Release date: 2001-06-14

  • Articles and reports: 85F0033M2001004
    Description:

    This paper outlines the experience of Canadians with low incomes as victims in the criminal justice system, using a mix of demographic, economic and justice data.

    Release date: 2001-06-14

  • Articles and reports: 85F0033M2001001
    Description:

    This paper outlines the experience of Aboriginal people as victims and offenders in the criminal justice system, using a mix of demographic, economic and justice data.

    Release date: 2001-06-14

  • Articles and reports: 85F0033M2001002
    Description:

    This paper outlines the experience of Canadians with disabilities as victims in the criminal justice system, using a mix of demographic, economic and justice data.

    Release date: 2001-06-14

  • Articles and reports: 85F0033M2001005
    Description:

    This paper outlines the experience of children and youth in Canada as victims and offenders in the criminal justice system, using a mix of demographic, economic and justice data.

    Release date: 2001-06-14

  • Articles and reports: 85F0033M2001006
    Description:

    This paper outlines the experience of immigrants in Canada as victims in the criminal justice system, using a mix of demographic, economic and justice data.

    Release date: 2001-06-14

  • Articles and reports: 85F0033M2001007
    Description:

    This paper outlines the experience of religious groups in Canada as victims in the criminal justice system, using a mix of demographic, economic and justice data.

    Release date: 2001-06-14

  • Articles and reports: 85F0033M2001008
    Description:

    This paper outlines the experience of seniors in Canada as victims and offenders in the criminal justice system, using a mix of demographic, economic and justice data.

    Release date: 2001-06-14

  • Articles and reports: 85F0033M2001009
    Description:

    This paper outlines the experience of visible minorities in Canada as victims in the criminal justice system, using a mix of demographic, economic and justice data.

    Release date: 2001-06-14

  • Articles and reports: 85-002-X20010048390
    Description:

    Using data from the 1994/95 and 1996/97 National Longitudinal Survey on Children and Youth, this Juristat examines problem behaviour and delinquency as reported by a representative sample of youths between 10 and 13 years of age. Specifically four different issues are explored. First, the demographic variation in delinquency is assessed. Second, to understand life-course trajectories of children and youth involved in aggressive behaviour and delinquent acts against property, stability in delinquency is examined. Third, to understand why young people commit offences, it is important to differentiate aggressive behaviour from other types of delinquency. Therefore, the relationship between aggressive behaviour and delinquent acts against property is examined. Finally, the most common risk factors in childhood and early adolescence are presented.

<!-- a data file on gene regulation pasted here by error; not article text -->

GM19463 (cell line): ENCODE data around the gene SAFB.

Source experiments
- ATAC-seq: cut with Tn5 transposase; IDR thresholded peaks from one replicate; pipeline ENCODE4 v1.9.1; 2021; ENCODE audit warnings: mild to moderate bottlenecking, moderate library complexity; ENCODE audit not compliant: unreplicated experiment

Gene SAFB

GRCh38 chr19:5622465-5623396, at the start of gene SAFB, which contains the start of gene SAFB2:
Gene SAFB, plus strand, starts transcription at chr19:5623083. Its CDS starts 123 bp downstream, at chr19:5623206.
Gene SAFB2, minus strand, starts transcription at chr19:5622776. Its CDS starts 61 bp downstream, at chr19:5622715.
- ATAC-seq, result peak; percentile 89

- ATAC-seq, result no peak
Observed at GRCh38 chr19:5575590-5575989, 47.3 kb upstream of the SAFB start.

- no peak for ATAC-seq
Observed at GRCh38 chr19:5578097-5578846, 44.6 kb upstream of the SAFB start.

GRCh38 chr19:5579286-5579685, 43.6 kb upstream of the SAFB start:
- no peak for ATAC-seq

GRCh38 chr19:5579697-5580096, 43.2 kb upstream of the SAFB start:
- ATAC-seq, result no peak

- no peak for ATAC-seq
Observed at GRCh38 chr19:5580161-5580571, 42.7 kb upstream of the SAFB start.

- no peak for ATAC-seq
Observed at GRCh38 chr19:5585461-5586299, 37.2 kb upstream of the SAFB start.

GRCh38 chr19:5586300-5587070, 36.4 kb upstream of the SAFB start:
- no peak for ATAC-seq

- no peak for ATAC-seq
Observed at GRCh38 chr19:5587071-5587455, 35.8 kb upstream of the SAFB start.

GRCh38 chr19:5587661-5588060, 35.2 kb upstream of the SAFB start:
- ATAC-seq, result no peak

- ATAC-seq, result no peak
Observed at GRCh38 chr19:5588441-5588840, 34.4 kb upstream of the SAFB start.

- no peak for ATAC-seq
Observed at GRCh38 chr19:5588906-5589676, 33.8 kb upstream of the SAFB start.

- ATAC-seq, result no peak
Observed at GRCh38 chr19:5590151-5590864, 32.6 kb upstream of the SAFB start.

Release date: 2001-06-12

  • Articles and reports: 85-002-X20010038389
    Description:

    In 1999/00, 102,000 cases were processed in the youth courts of Canada. This represents a 4% decrease from the previous year and a decrease of 11% from 1992/93. It also represents a 17% decrease in the number of cases per 10,000 youths from 1992/93; since that year, the rate has dropped from 500 cases to 417 cases.

    From 1992/93 to 1999/00, the rate of property crime cases decreased annually, dropping 38% over this period. The rate of violent crime cases has dropped by 3% since 1998/99, yet remains at the same level reported in 1992/93.

    Release date: 2001-05-30

Reference (2)

Reference (2) (2 results)

  • Technical products: 85F0035X
    Description:

    A comparison of crime rates between Canada and the United States is often sought by the media, researchers, and policy makers. Recognizing this demand, along with the methodological complexities, the Canadian Centre for Justice Statistics has undertaken the task of assessing the feasibility of comparing police reported statistics between these two countries. This report compares and contrasts the specific offence definitions, classification, and scoring rules of the Canadian and American Uniform Crime Reporting (UCR) surveys. Offences are organized according to the type of survey (aggregate versus incident based) and level of analysis (incident level and accused level). Where applicable, the discussion notes modifications that could allow for reliable cross-national comparisons. The report also briefly discusses the potential of comparing detailed offence characteristics.

    Release date: 2001-07-03

  • Surveys and statistical programs – Documentation: 85-551-X
    Description:

    This report describes some pertinent issues of hate crime: previous findings, international comparisons, recent initiatives, current data sources, and a description of police resources. It also includes findings from the 1999 General Social Survey, which measured self-reported hate crime victimization incidents at the national level.

    Release date: 2001-01-24